Anaphylaxis is an allergic emergency. It is a rapid,
severe allergic reaction that occurs when a person is exposed to an
allergen. When the allergen enters the bloodstream the body releases
chemicals to “protect” itself from the allergen. These
chemicals can cause dangerous symptoms, including breathing difficulty,
swelling, dizziness, shock, and even death.
Common warning signs of anaphylaxis are as follows:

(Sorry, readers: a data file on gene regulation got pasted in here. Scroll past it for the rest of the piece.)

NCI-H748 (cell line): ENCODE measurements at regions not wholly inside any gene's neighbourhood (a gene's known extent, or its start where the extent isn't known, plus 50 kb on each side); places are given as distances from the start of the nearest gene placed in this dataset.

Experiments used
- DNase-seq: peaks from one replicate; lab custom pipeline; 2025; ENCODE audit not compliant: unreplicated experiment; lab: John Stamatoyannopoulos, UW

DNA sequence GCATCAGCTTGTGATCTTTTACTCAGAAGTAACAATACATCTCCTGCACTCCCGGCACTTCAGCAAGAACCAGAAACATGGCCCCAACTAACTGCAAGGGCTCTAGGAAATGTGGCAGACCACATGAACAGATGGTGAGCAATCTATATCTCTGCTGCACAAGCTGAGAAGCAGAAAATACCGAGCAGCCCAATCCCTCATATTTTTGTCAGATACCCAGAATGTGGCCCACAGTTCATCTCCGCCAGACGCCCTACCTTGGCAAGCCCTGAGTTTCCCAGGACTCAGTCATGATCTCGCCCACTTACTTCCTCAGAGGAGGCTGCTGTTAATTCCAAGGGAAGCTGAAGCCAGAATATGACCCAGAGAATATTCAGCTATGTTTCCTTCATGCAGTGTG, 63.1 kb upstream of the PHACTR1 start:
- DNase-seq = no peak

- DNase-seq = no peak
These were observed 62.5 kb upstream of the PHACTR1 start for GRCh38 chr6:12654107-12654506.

Anaphylaxis is considered a medical emergency because death can occur within minutes; it requires immediate attention. The drug epinephrine is the preferred treatment for anaphylaxis and is available only by prescription. Given as an injection, via the EpiPen®, epinephrine rapidly constricts the blood vessels, relaxes the lung muscles to improve breathing, reverses swelling, and stimulates the heartbeat. The sooner anaphylaxis is treated, the greater the likelihood of survival. Therefore, you should be able to reach an EpiPen® within seconds whenever you are with a child with severe food allergies. Keep an EpiPen® with you at all times. It may be a good idea to store an EpiPen® unit wherever the child spends a lot of time, like at home, day care and school.